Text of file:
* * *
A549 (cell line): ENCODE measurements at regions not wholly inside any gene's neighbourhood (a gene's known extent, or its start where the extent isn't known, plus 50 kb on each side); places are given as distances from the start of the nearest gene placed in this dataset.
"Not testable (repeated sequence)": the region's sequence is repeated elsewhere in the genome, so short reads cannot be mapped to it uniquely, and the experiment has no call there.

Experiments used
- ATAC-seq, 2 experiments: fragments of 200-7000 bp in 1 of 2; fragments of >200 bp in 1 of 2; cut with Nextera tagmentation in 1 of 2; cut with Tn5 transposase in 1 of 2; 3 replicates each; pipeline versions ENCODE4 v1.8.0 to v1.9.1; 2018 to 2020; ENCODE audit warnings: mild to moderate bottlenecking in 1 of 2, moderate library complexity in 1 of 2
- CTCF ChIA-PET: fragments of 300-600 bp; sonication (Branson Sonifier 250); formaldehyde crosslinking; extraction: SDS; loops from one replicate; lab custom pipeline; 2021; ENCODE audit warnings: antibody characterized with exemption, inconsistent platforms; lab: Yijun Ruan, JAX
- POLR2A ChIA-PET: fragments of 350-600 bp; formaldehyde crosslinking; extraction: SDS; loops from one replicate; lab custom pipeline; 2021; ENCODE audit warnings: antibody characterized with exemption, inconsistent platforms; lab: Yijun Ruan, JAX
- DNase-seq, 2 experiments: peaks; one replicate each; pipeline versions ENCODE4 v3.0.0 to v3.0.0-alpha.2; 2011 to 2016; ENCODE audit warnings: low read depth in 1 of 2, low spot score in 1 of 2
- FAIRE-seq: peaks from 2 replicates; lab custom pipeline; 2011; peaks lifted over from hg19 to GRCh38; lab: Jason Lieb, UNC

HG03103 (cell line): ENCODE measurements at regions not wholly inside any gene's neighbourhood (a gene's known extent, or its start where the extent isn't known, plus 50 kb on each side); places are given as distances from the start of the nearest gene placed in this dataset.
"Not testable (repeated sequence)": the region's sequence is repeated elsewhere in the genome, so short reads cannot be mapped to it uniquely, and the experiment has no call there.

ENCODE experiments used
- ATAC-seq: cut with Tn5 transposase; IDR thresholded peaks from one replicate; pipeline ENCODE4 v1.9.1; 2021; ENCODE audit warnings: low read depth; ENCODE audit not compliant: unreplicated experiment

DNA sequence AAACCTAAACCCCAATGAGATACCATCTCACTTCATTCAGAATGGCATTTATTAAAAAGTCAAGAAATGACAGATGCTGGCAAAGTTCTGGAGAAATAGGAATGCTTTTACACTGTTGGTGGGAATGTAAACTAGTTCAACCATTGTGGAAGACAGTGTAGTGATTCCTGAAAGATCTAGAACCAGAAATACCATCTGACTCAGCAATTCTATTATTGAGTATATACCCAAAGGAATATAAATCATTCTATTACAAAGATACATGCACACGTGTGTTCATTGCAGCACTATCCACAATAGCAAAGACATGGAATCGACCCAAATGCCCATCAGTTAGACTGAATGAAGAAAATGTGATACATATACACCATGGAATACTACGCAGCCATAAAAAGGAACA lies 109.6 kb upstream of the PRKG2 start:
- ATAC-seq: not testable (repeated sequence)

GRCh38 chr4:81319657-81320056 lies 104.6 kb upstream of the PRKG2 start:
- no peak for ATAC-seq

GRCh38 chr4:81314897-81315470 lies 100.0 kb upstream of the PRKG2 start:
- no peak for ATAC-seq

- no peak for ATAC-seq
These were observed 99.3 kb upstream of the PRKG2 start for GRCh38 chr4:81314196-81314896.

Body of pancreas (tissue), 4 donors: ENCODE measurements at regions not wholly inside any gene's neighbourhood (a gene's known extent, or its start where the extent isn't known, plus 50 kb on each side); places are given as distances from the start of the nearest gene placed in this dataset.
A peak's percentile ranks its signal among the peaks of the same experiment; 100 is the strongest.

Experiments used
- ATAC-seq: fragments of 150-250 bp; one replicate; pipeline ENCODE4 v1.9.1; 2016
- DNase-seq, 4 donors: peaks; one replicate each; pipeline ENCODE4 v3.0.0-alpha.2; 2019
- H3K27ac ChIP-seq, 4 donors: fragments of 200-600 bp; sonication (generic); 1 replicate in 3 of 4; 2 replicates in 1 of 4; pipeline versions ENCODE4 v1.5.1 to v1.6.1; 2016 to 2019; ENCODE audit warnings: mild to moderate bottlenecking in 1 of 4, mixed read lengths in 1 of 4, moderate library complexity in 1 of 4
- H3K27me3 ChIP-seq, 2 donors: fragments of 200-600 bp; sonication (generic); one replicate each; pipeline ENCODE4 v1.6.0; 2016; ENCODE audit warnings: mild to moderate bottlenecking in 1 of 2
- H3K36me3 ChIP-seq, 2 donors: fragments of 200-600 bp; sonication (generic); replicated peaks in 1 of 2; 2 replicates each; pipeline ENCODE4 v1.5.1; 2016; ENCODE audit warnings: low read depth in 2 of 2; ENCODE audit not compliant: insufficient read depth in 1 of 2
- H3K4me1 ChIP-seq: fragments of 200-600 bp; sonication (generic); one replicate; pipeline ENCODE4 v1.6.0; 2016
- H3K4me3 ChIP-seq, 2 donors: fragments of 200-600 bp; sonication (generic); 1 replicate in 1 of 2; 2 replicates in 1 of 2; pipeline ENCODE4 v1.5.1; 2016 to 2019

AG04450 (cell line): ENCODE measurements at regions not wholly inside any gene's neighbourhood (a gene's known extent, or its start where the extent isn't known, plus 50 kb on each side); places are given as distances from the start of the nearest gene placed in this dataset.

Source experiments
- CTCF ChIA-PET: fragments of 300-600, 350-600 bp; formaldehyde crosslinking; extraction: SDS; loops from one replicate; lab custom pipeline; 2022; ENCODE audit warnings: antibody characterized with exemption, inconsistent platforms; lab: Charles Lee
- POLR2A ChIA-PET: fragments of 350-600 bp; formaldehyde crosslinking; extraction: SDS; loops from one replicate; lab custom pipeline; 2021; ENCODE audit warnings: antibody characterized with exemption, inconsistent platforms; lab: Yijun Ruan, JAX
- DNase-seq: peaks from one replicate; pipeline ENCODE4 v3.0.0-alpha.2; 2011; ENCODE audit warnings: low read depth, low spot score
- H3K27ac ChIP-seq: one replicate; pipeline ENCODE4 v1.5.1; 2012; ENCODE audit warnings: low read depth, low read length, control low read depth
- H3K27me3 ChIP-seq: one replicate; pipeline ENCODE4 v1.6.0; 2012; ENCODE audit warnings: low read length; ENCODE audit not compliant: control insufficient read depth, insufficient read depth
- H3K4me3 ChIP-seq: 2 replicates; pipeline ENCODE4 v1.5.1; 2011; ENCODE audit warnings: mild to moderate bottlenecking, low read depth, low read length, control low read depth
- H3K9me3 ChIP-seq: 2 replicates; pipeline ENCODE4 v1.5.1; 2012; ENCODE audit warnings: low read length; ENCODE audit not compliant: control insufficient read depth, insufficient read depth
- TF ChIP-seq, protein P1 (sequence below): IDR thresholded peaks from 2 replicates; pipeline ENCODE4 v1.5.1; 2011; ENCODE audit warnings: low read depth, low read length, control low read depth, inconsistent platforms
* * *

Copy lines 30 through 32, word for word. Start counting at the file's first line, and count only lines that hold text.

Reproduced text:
- H3K4me3 ChIP-seq, 2 donors: fragments of 200-600 bp; sonication (generic); 1 replicate in 1 of 2; 2 replicates in 1 of 2; pipeline ENCODE4 v1.5.1; 2016 to 2019

AG04450 (cell line): ENCODE measurements at regions not wholly inside any gene's neighbourhood (a gene's known extent, or its start where the extent isn't known, plus 50 kb on each side); places are given as distances from the start of the nearest gene placed in this dataset.

Source experiments